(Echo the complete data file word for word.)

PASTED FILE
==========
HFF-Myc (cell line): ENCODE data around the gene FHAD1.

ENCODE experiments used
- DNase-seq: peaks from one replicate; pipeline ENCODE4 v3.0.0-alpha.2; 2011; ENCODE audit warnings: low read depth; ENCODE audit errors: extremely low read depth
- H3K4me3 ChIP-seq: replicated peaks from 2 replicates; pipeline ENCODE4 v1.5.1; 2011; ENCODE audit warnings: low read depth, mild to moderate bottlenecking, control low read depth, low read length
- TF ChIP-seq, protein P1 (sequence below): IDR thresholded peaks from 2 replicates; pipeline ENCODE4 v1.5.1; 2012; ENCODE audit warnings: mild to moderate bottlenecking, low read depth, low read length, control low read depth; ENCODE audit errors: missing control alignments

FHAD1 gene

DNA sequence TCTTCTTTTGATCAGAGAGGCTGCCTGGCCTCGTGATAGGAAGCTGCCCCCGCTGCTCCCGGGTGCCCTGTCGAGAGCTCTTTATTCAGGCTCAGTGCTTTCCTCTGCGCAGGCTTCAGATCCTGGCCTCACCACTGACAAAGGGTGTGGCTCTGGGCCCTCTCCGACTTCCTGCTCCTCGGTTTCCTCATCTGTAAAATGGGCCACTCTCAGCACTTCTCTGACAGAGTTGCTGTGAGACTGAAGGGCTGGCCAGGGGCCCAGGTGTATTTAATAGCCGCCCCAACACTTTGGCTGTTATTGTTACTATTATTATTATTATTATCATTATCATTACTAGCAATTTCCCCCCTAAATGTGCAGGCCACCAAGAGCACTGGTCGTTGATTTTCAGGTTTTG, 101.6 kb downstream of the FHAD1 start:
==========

HFF-Myc (cell line): ENCODE data around the gene FHAD1.

ENCODE experiments used
- DNase-seq: peaks from one replicate; pipeline ENCODE4 v3.0.0-alpha.2; 2011; ENCODE audit warnings: low read depth; ENCODE audit errors: extremely low read depth
- H3K4me3 ChIP-seq: replicated peaks from 2 replicates; pipeline ENCODE4 v1.5.1; 2011; ENCODE audit warnings: low read depth, mild to moderate bottlenecking, control low read depth, low read length
- TF ChIP-seq, protein P1 (sequence below): IDR thresholded peaks from 2 replicates; pipeline ENCODE4 v1.5.1; 2012; ENCODE audit warnings: mild to moderate bottlenecking, low read depth, low read length, control low read depth; ENCODE audit errors: missing control alignments

FHAD1 gene

DNA sequence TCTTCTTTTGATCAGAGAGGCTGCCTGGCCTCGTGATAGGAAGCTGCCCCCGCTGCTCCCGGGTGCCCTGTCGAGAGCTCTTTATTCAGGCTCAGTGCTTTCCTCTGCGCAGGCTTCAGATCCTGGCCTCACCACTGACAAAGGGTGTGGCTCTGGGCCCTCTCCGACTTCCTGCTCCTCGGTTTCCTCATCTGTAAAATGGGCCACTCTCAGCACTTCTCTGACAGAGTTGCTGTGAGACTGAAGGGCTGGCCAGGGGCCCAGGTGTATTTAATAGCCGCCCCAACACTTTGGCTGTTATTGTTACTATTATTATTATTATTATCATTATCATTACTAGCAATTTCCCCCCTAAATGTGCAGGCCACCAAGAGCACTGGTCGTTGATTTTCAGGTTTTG, 101.6 kb downstream of the FHAD1 start: